frequently summoned to take part in such assemblies. At
the same mixed Council of London, Ethelwold, a minister ^ ; ^ ^^'^^


* " Ut quilibet sacerdos in synodo enunciet, si in parochia sua noscat aliquem
erga Deum contumacem, vel qui in peccatum mortale male incident, quem ad
emendationem inclinare nequit, vel non audet propter seculares." — Cone. Mag.
Brit. voL i. p. 225.

' "Neceorum. . . presbyteros ad quodlibet placitum convocent." Placitum
in that age signified a council where "the king presided, and they usually consulted
upon the great aft'airs of the kingdom." — See Jacob's Law Diet, in verbo.

A. D. 804—

:\Iag. Brit,
i. 225.

" Atterb.
Rights, p.

*' Cone.
Mag. Brit,
i. 173.

" Spelm.
Cone. i. 17^:

" Spelm.
Cone. i. 483.
Cone. Maff.
Brit. i. 258.
y Cone.
Mag. Brit,
i. 258.




A. D. 804


» Cone.
Mag. Brit,
i. 316.

•• Innett,
Oriff. Ancr.
p. 252.

of the church of Winchester, signed the subscription-list,
together with the king, the archbishops, bishops, abbots, and
nobles. At the mixed Council of Westminster, a.d. 1065,
the king''s chaplains are especially mentioned ^ as having been
present, the position assigned to them being between the
abbots and the counts. And, moreover, three of those chap-
lains, viz. Osbern, Peter, and Rodbert, signed the subscription-
list appended to the charter then granted to Westminster,
their names appearing before those of one duke, four counts,
the royal thanes, and the knights. So plain is it that the
lower clergy frequently appeared in the mixed councils of
those ages. So excellent a practice then prevailed of uniting
together the clergy and laity in devising common counsels,
and ratifying national acts for the general good.

During the period now before us we may
XIII. English , .II,- P ^, , .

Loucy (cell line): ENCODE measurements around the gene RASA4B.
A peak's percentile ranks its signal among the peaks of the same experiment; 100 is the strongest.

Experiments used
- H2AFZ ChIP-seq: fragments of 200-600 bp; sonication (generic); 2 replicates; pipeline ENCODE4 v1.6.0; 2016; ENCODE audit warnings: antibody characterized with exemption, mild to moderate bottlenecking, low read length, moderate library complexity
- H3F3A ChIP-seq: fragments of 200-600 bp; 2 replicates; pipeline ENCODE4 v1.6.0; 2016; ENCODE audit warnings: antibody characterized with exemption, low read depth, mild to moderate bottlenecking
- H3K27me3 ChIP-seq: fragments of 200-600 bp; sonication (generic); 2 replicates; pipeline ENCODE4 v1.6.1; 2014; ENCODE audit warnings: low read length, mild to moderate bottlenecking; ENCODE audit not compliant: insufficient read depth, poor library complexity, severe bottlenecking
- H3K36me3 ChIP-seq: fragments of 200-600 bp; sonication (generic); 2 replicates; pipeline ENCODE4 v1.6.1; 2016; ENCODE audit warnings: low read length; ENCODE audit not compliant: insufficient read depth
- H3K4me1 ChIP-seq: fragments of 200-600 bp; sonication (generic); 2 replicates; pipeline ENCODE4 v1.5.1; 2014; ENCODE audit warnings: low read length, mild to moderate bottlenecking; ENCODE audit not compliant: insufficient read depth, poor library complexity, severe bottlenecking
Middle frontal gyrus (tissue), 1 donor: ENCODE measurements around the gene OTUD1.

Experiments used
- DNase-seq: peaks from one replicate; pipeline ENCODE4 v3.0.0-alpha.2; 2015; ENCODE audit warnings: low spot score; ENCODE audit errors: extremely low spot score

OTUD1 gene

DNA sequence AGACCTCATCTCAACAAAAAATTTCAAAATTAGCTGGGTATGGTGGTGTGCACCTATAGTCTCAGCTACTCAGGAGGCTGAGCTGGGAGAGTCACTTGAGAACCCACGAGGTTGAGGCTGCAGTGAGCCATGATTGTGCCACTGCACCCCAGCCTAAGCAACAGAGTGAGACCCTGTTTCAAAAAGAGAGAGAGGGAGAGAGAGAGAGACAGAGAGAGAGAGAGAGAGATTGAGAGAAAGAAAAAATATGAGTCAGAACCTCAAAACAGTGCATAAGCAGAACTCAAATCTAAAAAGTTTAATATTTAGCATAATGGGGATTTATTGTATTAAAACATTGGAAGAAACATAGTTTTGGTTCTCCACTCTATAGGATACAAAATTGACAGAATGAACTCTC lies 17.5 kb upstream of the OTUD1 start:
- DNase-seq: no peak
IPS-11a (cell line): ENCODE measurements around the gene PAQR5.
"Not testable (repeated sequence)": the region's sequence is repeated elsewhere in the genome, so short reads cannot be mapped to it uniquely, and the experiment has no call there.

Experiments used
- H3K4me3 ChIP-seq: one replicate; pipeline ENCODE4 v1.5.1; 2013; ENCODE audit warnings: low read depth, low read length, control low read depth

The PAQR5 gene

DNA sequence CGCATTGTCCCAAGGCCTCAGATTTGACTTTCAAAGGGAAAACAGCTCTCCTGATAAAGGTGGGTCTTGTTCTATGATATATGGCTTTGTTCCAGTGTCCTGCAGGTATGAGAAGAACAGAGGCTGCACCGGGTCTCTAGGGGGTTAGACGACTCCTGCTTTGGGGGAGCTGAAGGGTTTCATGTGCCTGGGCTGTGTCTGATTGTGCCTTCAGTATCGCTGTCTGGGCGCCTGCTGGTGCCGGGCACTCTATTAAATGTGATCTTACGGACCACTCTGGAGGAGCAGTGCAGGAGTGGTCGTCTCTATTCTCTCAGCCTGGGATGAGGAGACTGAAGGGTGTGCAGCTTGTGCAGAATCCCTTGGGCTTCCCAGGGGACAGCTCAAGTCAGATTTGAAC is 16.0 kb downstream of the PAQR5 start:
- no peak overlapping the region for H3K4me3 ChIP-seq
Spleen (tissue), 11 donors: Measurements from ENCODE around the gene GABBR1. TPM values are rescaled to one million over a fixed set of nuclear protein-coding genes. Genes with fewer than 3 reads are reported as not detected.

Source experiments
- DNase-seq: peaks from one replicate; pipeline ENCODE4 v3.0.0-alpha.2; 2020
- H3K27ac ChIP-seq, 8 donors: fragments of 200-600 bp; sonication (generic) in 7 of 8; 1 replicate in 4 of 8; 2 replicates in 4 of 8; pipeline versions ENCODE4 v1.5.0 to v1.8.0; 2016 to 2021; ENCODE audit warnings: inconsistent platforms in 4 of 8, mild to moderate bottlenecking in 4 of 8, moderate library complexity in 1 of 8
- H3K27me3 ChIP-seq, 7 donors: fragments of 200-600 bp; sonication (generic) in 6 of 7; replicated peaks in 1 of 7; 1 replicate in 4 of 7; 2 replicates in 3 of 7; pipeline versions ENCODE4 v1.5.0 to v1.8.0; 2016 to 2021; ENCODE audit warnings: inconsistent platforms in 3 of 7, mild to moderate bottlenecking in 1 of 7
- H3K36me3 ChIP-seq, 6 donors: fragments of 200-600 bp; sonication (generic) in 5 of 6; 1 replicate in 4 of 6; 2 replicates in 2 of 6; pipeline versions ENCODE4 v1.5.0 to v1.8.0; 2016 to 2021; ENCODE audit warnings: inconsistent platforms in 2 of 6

Church not yet tracc the gradual mcrease ot the papal power m

led— Roman'^'j'!!- ^^^'^ couutry, as no opportunity was ever lost on
risdiction disal- ^jjg p^j.^ pf J^omc by which that authority might
be extended. But still the English Church was
not yet hopelessly cast prostrate at the feet of French and
Italian ecclesiastics. Nor did this happen until this country
succumbed to the victorious armies of William the Conqueror;
who, in order to strengthen his political power, subverted all
the spiritual liberties of this nation, deposed the last of the
Anglo-Saxon archbishops, and filled not only the episcopal
sees, but all the chief places of honour and power in the
Church, with strangers. His ambitious designs were best to
be served by erasing as far as possible all traces of nationality
from our institutions, whether of Church or State. But pre-
viously to these events, and during the Anglo-Saxon times, it is
evident that many of those doctrines were not received in this
Church which are now deemed by Rome essential to com-
munion with her. Thus we find that the third canon of the
provincial Synod of Challock or Chalk, a.d. 816 (as we have
seen above, in the case of the mixed Council of Cliff at Hoo,
A.D. 747), employs language far more agreeable to the true
view of the con.stitution of the Christian Church, than to those
unwarrantable claims respecting papal jurisdiction which have
in more recent times been asserted. That canon commands
" that a settled unity and devout inward peace remain amongst




us ; that all have but one will in deed, and word, and judg-
ment, without flattery and dispute, because we are fellow-
servants in one ministry, fellow-workers in one building, mem-
bers of one body, of which Christ is the head'^," &c. In
accordance with the same spirit is the eighth of Odo''s Canons,
A.D. 943, which runs thus : " Therefore ^ we ought to look to
it, brethren, that there be concord and unanimity between
bishops, and princes, and all Christian people ; that there be
every where unity and peace to the Churches of God : nay,
that the Church be one in faith, hope, and charity, having
one head, which is Christ ; whose members ought to help and
mutually love each other, as He Himself says, ' By ^ this shall
all men know that ye are my disciples, if ye have love one to
another."*" Here surely we see the true principles of the
Christian Church ; here is set forth that divine foundation on
which she is built : and such language *^, moreover, so far from
acknowledging the duty of making flattering applications to
any man, or acknowledging any head save Christ, seems framed
with the special object of guarding against such abuses, and
against the unremitting encroachments of papal power.

We find indeed that even Dunstan, who was in many
respects instrumental in extending the papal power over
the Anglo-Saxon Church, would not consent to an entire
abandonment of his independent jurisdiction as Archbishop of
Canterbury. The expulsion of the married clergy, and the
establishment of regulars in place of seculars, were attri-
butable mainly to his influences ; and these events were
certainly favourable to the encroaching claims of Rome ;